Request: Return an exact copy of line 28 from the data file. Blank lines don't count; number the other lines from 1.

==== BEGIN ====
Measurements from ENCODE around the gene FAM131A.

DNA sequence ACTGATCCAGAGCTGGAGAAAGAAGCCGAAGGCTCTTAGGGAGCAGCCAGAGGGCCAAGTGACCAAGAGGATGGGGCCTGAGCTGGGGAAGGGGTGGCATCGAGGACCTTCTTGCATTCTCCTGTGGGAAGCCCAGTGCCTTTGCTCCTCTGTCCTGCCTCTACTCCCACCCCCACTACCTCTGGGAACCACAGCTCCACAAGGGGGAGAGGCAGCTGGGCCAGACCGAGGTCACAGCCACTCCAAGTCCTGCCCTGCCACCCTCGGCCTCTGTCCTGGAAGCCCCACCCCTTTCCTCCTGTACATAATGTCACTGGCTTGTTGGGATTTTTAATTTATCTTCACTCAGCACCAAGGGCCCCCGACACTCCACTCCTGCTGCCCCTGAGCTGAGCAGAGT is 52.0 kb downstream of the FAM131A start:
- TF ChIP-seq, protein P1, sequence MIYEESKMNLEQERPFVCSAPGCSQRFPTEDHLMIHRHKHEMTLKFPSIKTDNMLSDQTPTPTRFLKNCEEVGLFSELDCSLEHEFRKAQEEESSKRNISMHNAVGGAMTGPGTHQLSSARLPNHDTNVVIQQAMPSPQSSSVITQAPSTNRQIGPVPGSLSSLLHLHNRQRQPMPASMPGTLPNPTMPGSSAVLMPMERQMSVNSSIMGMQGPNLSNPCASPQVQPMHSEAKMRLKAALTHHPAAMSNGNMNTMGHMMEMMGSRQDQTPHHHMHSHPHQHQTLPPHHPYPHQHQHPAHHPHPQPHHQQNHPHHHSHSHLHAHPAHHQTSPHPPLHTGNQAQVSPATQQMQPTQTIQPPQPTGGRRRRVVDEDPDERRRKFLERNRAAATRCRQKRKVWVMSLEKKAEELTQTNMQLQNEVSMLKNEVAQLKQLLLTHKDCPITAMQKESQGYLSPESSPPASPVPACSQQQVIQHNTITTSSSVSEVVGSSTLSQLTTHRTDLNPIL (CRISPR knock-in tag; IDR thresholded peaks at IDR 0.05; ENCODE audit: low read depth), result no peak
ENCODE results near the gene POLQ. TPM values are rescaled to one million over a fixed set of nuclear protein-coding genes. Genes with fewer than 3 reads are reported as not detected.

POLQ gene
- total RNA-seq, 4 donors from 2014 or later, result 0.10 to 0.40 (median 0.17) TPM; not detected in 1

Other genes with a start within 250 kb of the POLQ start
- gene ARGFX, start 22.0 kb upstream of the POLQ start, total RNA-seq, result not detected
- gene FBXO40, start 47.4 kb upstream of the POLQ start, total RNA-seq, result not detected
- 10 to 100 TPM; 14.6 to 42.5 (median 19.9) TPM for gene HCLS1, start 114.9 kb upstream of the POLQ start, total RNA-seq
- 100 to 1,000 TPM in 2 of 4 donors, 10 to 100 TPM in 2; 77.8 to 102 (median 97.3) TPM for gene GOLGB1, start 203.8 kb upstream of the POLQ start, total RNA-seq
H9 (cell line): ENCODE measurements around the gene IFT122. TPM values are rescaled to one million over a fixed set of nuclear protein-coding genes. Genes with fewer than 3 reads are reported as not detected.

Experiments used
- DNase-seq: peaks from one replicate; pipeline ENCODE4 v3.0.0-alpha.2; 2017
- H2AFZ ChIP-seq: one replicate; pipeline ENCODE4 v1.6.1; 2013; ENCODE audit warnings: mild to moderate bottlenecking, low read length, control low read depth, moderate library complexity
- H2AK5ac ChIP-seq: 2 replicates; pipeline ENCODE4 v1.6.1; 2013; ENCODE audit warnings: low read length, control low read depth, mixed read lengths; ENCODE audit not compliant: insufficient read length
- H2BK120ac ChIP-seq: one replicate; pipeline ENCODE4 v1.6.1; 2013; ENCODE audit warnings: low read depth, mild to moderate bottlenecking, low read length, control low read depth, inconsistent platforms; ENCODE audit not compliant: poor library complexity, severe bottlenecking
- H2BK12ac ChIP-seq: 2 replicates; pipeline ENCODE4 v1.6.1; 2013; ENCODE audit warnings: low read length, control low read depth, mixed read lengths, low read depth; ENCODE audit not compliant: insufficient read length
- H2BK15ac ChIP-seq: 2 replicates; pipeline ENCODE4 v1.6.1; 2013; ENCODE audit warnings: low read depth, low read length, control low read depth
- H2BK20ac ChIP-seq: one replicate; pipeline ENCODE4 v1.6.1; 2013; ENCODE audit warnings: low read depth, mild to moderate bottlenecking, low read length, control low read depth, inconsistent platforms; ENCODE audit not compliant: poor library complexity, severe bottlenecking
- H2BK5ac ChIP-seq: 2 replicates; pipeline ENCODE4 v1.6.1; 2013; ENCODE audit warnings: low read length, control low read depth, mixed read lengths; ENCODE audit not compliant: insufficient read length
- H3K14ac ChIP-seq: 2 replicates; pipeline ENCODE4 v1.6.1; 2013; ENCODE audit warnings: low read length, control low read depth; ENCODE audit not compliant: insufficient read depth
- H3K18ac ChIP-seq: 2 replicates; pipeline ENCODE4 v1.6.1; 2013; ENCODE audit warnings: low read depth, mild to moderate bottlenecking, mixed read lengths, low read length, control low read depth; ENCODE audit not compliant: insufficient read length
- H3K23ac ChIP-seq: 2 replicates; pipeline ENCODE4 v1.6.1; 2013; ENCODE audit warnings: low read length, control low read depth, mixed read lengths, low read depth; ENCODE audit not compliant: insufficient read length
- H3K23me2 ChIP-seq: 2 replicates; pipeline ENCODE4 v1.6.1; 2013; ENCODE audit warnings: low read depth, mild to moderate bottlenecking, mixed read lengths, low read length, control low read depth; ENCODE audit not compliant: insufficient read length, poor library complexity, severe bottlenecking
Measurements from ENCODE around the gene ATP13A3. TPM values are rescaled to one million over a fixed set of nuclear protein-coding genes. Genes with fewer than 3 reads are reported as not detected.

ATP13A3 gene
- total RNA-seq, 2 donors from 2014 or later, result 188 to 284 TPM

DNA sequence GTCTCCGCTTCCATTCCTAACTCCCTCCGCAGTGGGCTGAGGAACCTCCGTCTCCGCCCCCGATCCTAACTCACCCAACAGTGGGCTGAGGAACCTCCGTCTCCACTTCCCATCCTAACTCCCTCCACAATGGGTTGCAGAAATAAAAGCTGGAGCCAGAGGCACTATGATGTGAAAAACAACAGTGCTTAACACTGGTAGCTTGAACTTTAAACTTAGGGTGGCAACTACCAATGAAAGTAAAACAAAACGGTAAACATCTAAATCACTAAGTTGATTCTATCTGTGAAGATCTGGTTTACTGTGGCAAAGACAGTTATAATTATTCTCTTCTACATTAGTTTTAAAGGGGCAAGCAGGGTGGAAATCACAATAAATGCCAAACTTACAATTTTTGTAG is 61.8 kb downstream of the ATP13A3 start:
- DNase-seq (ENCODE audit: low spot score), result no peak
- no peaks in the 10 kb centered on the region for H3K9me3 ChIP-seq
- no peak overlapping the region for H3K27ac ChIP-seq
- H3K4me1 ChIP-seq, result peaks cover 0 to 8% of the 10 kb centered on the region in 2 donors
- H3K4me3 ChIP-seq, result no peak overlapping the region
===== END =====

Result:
- total RNA-seq, 2 donors from 2014 or later, result 188 to 284 TPM